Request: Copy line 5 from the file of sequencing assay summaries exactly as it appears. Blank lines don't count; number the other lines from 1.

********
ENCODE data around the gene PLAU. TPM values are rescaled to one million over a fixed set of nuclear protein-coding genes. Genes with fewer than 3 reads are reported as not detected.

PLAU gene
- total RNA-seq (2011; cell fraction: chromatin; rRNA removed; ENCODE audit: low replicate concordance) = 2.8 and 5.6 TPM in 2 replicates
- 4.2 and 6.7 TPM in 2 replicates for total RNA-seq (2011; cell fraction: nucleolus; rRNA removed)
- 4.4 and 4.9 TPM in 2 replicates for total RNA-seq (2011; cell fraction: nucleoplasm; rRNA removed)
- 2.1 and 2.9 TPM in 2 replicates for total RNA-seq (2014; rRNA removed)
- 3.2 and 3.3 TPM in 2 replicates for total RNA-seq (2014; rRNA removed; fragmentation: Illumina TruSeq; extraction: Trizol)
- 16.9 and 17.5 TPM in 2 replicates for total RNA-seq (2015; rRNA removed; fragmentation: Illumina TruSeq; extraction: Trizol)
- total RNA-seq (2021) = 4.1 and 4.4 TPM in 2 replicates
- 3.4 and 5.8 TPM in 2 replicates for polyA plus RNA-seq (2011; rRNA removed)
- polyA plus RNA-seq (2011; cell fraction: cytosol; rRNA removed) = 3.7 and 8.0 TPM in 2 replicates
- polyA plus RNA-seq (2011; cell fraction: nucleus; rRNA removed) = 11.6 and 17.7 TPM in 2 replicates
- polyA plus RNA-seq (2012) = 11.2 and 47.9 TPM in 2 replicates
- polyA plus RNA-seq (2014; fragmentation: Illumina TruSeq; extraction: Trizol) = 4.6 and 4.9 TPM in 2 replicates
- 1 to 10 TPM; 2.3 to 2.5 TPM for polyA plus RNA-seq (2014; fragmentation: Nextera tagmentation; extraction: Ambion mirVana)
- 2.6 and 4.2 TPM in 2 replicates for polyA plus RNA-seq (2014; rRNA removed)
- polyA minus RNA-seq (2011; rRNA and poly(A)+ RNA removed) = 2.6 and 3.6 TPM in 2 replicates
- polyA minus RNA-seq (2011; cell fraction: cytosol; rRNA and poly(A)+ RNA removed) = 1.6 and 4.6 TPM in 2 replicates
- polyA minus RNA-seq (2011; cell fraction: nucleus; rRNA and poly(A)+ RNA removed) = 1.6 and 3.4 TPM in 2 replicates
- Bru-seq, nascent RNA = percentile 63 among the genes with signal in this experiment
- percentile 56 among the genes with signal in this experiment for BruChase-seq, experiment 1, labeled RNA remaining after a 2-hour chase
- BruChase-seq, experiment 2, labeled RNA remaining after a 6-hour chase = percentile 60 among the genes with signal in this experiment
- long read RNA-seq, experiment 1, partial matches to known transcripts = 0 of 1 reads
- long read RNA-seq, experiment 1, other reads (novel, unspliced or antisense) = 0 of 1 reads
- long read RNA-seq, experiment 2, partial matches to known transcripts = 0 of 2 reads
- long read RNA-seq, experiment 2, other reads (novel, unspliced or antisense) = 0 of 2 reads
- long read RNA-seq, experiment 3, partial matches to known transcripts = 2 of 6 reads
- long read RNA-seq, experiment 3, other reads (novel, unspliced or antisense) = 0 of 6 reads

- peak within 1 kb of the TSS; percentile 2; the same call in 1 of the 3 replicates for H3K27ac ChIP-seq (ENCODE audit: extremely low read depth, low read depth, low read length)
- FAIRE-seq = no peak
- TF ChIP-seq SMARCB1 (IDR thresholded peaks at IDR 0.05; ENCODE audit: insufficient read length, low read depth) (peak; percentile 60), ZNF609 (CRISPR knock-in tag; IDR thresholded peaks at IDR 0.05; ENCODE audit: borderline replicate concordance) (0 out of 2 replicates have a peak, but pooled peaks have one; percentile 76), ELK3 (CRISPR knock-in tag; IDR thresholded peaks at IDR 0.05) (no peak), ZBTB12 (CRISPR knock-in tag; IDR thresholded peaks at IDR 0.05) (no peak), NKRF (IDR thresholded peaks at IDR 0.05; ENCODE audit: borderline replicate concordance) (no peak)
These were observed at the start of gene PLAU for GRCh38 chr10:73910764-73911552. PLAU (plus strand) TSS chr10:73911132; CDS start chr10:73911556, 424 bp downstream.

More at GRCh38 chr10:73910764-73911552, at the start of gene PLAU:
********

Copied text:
- 4.4 and 4.9 TPM in 2 replicates for total RNA-seq (2011; cell fraction: nucleoplasm; rRNA removed)